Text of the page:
Lodge Ledger: First-year pin program retains Arrowmen in Kansa Lodge

By Eric Zavinski

Kansa Lodge has recently implemented a first-year Arrowman program, and it has been yielding results. A simple palm-like pin award has brought about quite the impact in terms of recruitment.

Although it cannot be said exactly how much the physical reward has enticed Arrowmen, the track to obtain the pin has definitely done some good for the lodge. Kansa Lodge Chief Brandon Pryce is glad to continue its implementation since the program’s debut in 2011. “[The leadership felt like the lodge] kind of fell in a black hole; membership was going down,” explained Pryce on the state of the lodge’s membership before the program began. The pin became an incentive to enact retention. New members who followed the requirements earned a pin to decorate their uniforms and symbolize their accomplishments.

In recognition of attending several different types of meetings, performing community service, remaining active in their home troops, sealing their bonds in Brotherhood and possibly becoming an elangomat or committee member, Arrowmen were awarded their pin when all of the requirements were completed. Lodge leadership would recognize these Arrowmen at the meeting or event at which they completed all of the requirements by presenting them their award during the event. Recipients are also recognized again at the annual lodge banquet.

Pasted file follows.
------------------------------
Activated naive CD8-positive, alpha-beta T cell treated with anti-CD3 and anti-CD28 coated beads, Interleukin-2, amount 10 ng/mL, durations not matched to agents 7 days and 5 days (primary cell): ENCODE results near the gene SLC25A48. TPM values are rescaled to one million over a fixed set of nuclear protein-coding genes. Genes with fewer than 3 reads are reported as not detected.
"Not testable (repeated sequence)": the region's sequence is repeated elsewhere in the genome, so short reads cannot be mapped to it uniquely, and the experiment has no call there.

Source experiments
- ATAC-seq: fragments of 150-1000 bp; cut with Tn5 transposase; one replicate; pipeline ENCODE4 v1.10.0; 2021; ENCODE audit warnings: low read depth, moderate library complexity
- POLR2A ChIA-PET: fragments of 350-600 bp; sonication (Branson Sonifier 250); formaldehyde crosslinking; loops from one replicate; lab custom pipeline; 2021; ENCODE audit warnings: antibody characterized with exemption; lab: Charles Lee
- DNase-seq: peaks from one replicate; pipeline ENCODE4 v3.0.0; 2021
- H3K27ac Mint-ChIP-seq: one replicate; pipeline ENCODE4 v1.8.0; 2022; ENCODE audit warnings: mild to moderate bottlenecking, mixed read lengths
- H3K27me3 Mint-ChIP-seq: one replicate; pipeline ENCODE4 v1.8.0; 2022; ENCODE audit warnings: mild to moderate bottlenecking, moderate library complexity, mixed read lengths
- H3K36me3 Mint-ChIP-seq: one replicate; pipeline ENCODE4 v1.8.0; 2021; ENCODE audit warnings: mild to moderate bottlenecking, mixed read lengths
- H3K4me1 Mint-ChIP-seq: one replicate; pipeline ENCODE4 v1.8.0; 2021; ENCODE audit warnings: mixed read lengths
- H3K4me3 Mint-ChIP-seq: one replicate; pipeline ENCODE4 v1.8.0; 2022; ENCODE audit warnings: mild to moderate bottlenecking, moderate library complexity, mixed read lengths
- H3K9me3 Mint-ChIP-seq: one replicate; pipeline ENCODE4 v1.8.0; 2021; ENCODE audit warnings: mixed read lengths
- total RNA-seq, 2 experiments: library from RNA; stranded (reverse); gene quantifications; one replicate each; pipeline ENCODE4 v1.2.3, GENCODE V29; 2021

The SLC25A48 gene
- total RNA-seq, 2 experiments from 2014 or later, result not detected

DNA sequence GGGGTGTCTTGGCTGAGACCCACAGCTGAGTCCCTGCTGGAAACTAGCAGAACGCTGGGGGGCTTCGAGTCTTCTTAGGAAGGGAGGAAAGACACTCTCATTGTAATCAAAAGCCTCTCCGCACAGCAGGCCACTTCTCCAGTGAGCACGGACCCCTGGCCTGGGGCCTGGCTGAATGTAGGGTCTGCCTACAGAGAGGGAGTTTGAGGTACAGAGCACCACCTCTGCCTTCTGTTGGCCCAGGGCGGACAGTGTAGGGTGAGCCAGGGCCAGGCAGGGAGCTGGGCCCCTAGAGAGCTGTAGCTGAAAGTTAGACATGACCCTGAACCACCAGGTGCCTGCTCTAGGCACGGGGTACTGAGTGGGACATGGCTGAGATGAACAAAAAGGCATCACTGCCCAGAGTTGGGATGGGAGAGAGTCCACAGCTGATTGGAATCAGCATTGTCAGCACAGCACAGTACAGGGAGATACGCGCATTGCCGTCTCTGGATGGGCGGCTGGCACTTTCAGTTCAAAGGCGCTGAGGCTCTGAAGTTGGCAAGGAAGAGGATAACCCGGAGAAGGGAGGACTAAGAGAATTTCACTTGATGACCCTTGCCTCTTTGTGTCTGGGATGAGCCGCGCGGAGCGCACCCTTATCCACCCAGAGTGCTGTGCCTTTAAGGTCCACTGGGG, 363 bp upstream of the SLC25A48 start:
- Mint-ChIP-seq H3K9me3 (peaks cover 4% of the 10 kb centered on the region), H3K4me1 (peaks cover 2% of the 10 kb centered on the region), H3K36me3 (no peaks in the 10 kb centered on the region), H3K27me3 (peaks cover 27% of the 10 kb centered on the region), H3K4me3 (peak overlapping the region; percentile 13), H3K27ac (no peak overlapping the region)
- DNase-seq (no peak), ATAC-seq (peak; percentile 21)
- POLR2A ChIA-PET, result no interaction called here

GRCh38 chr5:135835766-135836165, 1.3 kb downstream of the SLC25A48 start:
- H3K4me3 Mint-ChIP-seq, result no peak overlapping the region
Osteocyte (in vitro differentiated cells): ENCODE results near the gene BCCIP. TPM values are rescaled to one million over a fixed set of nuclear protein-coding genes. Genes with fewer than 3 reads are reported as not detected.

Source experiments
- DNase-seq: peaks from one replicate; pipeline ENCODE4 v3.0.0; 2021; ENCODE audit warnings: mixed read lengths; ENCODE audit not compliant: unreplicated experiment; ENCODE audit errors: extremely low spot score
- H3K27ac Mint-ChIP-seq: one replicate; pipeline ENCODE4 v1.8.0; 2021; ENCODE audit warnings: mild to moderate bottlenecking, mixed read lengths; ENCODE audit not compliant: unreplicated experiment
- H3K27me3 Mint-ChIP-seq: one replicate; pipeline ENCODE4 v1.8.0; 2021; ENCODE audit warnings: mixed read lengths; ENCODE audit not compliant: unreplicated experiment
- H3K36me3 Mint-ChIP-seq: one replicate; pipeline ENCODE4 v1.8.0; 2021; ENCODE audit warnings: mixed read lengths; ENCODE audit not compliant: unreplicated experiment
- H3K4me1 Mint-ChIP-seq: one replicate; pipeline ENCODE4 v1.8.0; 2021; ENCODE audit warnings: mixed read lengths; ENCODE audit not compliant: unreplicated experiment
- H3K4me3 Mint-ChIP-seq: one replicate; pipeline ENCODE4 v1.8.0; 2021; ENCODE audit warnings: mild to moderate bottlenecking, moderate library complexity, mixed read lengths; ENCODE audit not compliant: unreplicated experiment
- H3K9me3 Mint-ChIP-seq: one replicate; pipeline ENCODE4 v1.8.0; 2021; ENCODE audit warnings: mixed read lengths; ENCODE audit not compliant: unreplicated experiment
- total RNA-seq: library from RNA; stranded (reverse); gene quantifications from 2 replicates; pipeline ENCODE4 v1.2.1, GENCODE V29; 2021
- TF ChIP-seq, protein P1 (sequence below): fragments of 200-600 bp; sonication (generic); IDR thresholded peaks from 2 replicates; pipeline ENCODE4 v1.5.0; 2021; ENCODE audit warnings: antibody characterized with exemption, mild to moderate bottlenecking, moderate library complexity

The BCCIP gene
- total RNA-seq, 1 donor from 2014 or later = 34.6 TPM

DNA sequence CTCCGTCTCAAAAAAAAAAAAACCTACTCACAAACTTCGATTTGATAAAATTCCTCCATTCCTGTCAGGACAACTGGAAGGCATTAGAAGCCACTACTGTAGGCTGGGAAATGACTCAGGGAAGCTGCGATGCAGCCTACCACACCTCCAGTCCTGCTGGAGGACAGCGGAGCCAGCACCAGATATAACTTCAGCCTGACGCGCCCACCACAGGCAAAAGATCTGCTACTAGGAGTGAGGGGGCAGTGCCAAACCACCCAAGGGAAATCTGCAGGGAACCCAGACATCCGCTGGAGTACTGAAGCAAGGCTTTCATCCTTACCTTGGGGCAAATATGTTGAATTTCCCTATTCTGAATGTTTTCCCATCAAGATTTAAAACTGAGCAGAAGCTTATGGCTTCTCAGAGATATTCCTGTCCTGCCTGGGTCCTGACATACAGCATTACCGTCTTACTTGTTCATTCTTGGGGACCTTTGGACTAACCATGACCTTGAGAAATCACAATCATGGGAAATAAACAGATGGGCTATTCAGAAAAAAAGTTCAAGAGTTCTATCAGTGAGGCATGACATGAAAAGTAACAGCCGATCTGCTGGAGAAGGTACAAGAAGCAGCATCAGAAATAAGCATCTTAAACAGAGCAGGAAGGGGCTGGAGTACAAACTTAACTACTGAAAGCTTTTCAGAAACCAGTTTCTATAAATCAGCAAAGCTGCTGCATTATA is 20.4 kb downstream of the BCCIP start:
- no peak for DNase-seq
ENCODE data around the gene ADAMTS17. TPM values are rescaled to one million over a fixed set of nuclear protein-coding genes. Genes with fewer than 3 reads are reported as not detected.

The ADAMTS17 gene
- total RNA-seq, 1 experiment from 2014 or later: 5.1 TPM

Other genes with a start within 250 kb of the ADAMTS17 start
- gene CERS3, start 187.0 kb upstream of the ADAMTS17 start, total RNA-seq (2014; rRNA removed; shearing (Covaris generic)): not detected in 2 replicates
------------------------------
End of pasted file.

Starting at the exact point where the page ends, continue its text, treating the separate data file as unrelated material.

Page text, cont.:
Kansa Lodge is famous for the extensive inventory of their trading post. Associate lodge adviser Jim Pogue, who is responsible for the trading post, wanted to create a product that helped the lodge’s membership retention problem. Back in 2011, he and a group of other leaders thought: “what can we do to get new Arrowmen in the lodge?” Pogue asked. “It worked right off the bat.”

The palm-shaped pin, suitable for any Arrowman’s lodge flap or BSA field uniform collar, means more than the other Kansa-labeled merchandise of the trading post. Some items include water bottles, blankets, patches and even cell phone chargers. The pin with the nickel finish represents a return on investment for the lodge and the key to membership retention. Arrowmen can put their new awards on their uniforms.

Overall, the initiative has helped Kansa Lodge increase its Brotherhood membership and has helped the lodge avoid the “sash and dash” issue of newly induced Arrowmen never attending a second event after their Ordeal. Now, Arrowmen are more likely to stick around and enjoy what the lodge has to offer. Pryce said, “Certain individuals come in, and it’s fun to see where these guys are going.”

Both Pryce and Pogue along with the rest of Kansa’s leadership hope to see the enthusiasm of Arrowmen keep going through every year. As long as they keep the focus on the youth and make them feel like they belong, they see no need to worry about Kansa’s success.

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